Former Texas Chief Justice Explains Why Judicial Elections Are A Terrible Idea

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"Former Texas Chief Justice Explains Why Judicial Elections Are A Terrible Idea"

Wallace_B_Jefferson

In an exit interview with the Atlantic’s Andrew Cohen, recently-retired Texas Chief Justice Wallace Jefferson paints a grim picture of the judicial elections system that determines who will hold most of the judgeships in Texas. Such elections are expensive — “If you are running a statewide campaign, there are about 26 million people in Texas. You have Houston, Dallas, San Antonio, and Austin, and all are major media markets. Even to mail campaign literature, you’ve got to spend hundreds of thousands of dollars” — and that money has to come from somewhere. In the past, it’s often come from litigants with business before the court. As ThinkProgress previously explained, former Texas Supreme Court Justice (and now federal judge) Priscilla Owen took thousands in contributions from Enron, and then wrote an opinion reducing Enron’s taxes by $15 million.

But beyond the risk of corporate influence on judges, Jefferson lays out a far more fundamental problem “the voters don’t know the judges and they can’t be expected to know the judges.” In Harris County, the county which encompasses Houston, for example, “there are probably 60 or 70 judges on that ballot. The voters have no clue about the experience or background of these candidates for office, and so what happens in Texas is that voters increasingly vote based upon partisan affiliation.”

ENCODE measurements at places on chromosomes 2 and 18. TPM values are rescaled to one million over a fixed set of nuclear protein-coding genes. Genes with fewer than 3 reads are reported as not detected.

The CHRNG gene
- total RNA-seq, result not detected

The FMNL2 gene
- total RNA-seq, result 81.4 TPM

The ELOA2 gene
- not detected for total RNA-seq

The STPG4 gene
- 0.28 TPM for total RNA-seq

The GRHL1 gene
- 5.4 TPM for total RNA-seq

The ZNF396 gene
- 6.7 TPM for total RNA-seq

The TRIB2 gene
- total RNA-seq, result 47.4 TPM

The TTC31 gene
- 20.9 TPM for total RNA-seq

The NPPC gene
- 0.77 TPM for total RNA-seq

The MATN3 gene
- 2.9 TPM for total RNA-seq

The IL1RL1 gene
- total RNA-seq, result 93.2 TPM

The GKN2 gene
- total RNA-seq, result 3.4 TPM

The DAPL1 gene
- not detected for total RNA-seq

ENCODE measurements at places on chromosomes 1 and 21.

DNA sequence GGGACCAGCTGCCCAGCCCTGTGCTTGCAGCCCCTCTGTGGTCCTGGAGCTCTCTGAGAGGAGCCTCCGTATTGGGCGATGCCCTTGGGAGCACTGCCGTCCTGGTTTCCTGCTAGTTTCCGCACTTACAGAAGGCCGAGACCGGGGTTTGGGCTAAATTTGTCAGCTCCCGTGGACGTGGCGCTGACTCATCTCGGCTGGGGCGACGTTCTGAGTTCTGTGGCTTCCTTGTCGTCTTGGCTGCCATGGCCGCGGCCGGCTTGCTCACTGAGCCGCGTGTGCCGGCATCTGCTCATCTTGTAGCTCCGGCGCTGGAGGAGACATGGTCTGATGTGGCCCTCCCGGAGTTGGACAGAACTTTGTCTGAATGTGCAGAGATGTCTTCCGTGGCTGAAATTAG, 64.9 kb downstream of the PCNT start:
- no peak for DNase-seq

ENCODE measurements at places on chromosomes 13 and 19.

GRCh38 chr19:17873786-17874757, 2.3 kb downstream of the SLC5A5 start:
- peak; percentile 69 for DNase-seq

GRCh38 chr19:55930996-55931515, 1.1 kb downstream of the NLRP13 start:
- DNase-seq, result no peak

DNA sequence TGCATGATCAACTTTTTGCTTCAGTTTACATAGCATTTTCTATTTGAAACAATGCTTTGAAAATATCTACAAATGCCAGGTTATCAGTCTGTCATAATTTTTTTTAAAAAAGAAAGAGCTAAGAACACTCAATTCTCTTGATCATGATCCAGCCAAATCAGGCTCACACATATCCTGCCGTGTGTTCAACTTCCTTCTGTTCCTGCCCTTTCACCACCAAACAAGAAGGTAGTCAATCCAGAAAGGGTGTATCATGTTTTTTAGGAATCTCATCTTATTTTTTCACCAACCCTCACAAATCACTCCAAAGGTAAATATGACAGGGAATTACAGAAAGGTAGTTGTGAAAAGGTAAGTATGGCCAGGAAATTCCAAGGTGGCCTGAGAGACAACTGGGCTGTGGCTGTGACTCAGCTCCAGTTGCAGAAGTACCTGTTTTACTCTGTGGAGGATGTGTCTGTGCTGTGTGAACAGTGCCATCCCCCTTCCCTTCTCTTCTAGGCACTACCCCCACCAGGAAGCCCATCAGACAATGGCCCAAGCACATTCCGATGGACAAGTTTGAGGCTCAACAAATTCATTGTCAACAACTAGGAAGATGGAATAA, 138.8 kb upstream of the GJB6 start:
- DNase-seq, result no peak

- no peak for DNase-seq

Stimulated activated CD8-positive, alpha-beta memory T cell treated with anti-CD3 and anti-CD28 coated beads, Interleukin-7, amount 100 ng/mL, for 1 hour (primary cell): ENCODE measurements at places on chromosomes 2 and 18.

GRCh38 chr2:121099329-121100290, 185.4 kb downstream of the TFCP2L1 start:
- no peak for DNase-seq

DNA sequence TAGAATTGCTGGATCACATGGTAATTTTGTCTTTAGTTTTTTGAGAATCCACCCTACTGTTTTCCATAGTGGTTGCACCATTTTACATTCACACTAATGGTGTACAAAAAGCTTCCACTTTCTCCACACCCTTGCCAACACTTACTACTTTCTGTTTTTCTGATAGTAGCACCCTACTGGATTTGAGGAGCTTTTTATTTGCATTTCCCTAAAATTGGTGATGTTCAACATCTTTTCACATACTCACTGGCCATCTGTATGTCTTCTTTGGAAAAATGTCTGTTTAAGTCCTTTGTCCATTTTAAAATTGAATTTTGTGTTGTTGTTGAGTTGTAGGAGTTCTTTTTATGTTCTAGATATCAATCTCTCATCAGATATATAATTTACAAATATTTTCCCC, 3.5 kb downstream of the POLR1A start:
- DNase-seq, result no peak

When voting for lawmakers, partisan voting is smart. The best indication of how a legislator will behave is typically which party they belong to, so a voter eager to see their preferred policies enacted can best achieve this goal by figuring out which party is likely to support those views and voting for that party.

Judges, especially trial judges, have very different jobs from legislators, however. Their jobs involve mostly technocratic tasks where sheer competence is the most desirable trait — although a judge’s partisan views certainly become more and more important on higher-ranking courts. Yet, as Jefferson explains, voters select judges based on criteria that has little to do with their legal skills and ability to manage their docket:

[I]n 2008, when I was on the ballot, it was McCain versus Obama, and Republicans in Texas by a large margin voted for McCain but they voted straight-ticket. So they voted McCain and every single Republican down the ballot. And in Harris County that year, Obama was extraordinarily popular so they voted for Obama and every Democrat down the ballot. I won [my] election easily, [but] in Houston there was almost a complete sweep of Republican judges — they were replaced by Democrats.

That makes no sense. These votes are not based upon the merits of the judge but on partisan affiliation and if its not party affiliation it’s the sound of your name. I said that almost all the Republican judges in Harris County lost—well, there were three exceptions. And in each of those cases, the Democratic candidate had an ethnic-sounding name. That’s no way to differentiate among candidates. And if it’s not partisan affiliation or the sound of your name, it’s how much money you can raise—which, as I said, undermines confidence in impartial justice.

Indeed, the problem may be even worse than Jefferson suggests. One of Jefferson’s colleagues on the state supreme court, former Justice David Medina, was recently defeated by an attorney who reportedly told two Houston lawyers that he ran against Medina because “I can beat a guy with a Mexican last name.”

(HT: Josh Blackman)

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